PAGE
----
Strap Freckles

Sometime last year I lost one of the plain cotton webbing lifting straps I had been using for years and had to get a new pair. These new ones have some sort of nylon polyester synthetic whatever in the weave, supposedly indestructible and blah blah, and I hate them — though not quite enough to overcome my natural frugality and replace them. They give me strap freckles.

The medical term is “petechiae,” for whomever cares to know — pinpoint bleeding into the skin (on the back of my hands, because the straps cinch around the wrists) from increased local pressure. In my case they go away in a day or so, but it’s irritating. You can just see them in the picture.

I certainly don’t deadlift anything like some guys can handle (I once witnessed a powerlifting competitor psych up for a 615-pound triple by banging his head smartly on the power rack, but that’s another story). I do a little more of a straight-leg than this guy (who is not using straps) but not a complete lockout, and I take it down below the level of the platform, so less is more.

I can’t imagine what happens when someone hucks even 200 with these unyielding motherfuckers. Maybe guys have thicker skin. The old straps had that little bit of natural-fiber give and didn’t choke off my wrist circulation to the point of exploding my surface capillaries. Of course I can just see myself calling 1-800-STRAP4U or someplace like that and asking if the straps have a little give in em and does anyone return them because of purple polka dots, because bets no one else cares about this kind of thing.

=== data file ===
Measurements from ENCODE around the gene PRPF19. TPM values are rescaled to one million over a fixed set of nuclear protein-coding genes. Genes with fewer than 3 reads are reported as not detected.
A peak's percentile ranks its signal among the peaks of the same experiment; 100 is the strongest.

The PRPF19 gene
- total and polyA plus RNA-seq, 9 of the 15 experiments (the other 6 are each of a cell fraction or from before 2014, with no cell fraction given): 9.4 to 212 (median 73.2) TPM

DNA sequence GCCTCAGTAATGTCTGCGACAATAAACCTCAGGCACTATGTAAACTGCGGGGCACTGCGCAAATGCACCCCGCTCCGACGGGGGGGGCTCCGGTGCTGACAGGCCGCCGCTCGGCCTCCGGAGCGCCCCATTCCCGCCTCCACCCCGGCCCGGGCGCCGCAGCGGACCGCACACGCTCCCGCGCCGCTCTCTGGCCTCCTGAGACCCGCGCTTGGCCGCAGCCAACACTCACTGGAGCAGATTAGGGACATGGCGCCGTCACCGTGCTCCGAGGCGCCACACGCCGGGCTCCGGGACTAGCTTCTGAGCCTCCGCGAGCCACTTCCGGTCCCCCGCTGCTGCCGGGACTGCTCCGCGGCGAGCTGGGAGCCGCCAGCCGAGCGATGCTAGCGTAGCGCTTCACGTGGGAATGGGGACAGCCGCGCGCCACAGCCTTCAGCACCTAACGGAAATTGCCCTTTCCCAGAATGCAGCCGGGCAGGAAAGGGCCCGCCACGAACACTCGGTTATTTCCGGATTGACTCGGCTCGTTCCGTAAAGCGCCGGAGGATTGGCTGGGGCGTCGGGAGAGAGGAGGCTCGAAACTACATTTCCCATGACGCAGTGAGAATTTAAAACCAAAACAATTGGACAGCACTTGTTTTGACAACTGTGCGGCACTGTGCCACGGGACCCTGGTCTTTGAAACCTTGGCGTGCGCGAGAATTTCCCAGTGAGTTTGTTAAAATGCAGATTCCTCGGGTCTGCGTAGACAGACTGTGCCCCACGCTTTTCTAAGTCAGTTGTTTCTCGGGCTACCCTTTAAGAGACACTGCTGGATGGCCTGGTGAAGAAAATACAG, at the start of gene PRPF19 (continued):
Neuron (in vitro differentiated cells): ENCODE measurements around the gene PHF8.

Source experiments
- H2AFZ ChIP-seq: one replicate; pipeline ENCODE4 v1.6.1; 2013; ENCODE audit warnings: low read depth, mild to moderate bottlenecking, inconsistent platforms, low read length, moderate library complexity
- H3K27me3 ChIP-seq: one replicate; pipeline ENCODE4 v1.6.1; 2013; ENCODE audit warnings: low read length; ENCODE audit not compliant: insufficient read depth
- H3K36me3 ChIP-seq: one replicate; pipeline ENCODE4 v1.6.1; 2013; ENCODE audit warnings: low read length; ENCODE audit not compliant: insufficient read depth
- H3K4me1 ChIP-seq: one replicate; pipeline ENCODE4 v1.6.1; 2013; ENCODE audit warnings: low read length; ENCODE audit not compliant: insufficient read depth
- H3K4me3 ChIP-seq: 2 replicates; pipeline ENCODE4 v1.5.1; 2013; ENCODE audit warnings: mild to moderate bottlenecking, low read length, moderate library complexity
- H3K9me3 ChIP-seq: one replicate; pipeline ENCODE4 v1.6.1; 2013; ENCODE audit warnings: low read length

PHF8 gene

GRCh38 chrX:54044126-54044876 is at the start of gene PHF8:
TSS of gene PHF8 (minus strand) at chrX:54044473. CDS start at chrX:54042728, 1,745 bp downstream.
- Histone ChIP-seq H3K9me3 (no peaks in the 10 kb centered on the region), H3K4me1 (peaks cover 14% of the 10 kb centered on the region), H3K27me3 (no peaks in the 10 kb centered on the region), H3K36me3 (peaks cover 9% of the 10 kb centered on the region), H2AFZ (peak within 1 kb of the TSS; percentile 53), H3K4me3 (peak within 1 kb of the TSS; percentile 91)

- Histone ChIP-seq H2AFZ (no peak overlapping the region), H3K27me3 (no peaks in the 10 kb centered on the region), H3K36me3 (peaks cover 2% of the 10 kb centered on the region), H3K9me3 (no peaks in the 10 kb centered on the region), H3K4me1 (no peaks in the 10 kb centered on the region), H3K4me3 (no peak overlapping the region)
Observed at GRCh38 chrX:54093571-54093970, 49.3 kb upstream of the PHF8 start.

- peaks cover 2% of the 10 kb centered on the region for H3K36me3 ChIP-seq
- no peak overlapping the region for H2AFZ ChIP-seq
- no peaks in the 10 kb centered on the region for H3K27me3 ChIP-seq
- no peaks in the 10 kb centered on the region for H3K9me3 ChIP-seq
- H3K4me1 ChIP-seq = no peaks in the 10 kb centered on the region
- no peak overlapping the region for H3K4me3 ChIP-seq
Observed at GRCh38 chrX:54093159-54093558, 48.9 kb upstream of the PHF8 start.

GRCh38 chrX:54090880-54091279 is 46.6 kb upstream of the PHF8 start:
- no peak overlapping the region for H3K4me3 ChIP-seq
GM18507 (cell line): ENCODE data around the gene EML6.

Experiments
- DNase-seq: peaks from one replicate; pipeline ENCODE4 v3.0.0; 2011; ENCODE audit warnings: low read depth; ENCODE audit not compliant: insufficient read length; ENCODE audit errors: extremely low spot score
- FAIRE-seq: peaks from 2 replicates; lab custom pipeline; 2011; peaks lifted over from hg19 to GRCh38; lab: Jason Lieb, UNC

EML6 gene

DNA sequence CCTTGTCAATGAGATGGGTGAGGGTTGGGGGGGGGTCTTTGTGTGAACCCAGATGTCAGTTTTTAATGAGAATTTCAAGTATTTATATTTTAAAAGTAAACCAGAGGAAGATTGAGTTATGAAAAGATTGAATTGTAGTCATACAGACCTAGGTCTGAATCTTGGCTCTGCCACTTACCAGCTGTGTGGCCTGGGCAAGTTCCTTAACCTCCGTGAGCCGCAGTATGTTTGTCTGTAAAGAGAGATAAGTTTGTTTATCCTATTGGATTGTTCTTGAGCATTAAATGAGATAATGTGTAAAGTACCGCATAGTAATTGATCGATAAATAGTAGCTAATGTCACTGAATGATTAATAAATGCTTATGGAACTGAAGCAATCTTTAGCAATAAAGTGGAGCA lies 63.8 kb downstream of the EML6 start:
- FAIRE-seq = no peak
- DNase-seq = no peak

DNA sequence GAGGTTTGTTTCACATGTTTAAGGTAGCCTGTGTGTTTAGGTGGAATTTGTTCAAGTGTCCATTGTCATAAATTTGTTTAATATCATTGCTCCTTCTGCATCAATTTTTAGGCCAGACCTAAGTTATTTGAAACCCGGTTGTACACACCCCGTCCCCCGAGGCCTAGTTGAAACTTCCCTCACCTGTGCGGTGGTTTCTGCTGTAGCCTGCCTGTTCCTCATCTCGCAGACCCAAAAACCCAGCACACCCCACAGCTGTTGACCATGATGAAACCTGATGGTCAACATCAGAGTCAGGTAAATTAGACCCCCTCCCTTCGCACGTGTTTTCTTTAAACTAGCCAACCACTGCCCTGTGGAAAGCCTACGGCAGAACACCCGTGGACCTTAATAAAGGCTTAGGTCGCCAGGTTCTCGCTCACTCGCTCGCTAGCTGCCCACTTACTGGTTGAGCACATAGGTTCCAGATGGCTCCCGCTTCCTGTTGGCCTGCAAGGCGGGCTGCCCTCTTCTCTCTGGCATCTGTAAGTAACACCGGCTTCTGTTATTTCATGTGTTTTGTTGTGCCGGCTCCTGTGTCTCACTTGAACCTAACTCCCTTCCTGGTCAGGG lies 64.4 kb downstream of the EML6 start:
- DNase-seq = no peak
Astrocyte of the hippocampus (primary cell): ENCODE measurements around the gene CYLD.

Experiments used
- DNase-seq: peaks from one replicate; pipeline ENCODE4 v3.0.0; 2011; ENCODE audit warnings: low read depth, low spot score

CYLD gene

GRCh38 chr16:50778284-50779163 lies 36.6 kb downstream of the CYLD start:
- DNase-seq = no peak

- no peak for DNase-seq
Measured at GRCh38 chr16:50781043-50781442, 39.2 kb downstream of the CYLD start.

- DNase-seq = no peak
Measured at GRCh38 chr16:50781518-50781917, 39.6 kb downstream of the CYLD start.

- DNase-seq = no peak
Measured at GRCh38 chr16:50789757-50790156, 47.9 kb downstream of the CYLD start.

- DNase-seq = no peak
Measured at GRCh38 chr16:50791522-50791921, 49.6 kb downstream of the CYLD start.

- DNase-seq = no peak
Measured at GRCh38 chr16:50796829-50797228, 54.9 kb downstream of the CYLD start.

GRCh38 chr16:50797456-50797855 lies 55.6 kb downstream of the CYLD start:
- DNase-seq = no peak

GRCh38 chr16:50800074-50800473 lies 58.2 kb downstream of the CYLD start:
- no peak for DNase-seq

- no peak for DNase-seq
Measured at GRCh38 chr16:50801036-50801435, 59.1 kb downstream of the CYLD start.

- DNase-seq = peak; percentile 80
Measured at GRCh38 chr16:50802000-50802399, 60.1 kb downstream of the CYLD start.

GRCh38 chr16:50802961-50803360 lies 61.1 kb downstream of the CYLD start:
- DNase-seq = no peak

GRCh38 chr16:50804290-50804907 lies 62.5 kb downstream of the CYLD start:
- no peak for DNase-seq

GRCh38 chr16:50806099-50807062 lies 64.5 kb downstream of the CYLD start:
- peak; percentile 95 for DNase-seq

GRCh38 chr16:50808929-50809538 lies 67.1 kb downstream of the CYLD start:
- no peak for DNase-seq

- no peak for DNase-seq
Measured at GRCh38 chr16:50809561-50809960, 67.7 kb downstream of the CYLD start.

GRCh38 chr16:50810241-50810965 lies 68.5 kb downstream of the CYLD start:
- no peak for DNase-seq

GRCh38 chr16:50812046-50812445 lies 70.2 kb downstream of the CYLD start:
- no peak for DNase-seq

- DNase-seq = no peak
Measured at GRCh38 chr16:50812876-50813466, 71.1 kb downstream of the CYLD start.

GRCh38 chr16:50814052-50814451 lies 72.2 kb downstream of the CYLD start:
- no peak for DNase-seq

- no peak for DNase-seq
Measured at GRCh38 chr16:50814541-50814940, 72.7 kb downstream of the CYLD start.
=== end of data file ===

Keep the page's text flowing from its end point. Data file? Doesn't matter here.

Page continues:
You know what I mean, right? The design and marketing people get focused on one thing about a product and never notice the really important detail… to you, anyway?

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6 thoughts on “Strap Freckles

  1. So, the watch is not the lifting strap, right? What are lifting straps for anyway? I thought you were supposed to bend your knees and lift heavy weights with your legs, that guy looks like he is going to destroy his back in my humble and unschooled in weightlifting opinion.

    Just another problem I will probably never have to face. If I was you, I’d chuck the synthetic straps and spring for new natural fiber ones. Surely they can’t be that expensive. How much are your capillaries worth to you, anyway?

  2. I only deadlift a couple times a week and it’s gone overnight, so I can live with it. I build capillaries like my lawn grows dandelions.

    I should have taken a shot of myself strapped to the bar but there was a logistical problem with that.

    You’ll notice in the float over the video that there are repeated instructions to “keep the chest proud,” i.e., retain a postural extension in the back muscles. You hoick the weight starting with the buttocks and secondarily with the posterior trunk muscles; these are the targets of the move. Like any lift, you could hurt yourself doing it wrong; that is why people make videos like this one. Belts and straps are another layer of precaution. The strap loops around your wrist and then you wrap it a few turns around the bar before gripping on top of the strap, which means the bar is hanging from your arm as well as being clutched in your hand, and its own weight presses the loops of strap into your palm, sparing your grip.

    If you do this one right, it actually forces a functional symmetry between the lower back muscles that corrects a lot of asymmetrical wear and tear from daily living. You canNOT do it sloppily — you will hear from your back before the weight’s even off the ground. It has a sort of didactic reward, as an imperative instrument of postural education.

    • I stop at about fifty on them things. It’s the wonderful DIY chiropractic effect I get from the deadlift that keeps me coming back. And don’t we all lift partly out of some kind of vanity? I had a guy walk up to me today and tell me I hadn’t aged since he last belonged to this particular gym twelve years ago. Hee hee.

  3. Pingback: 1-800-STRAP4U « Sixteen Tons

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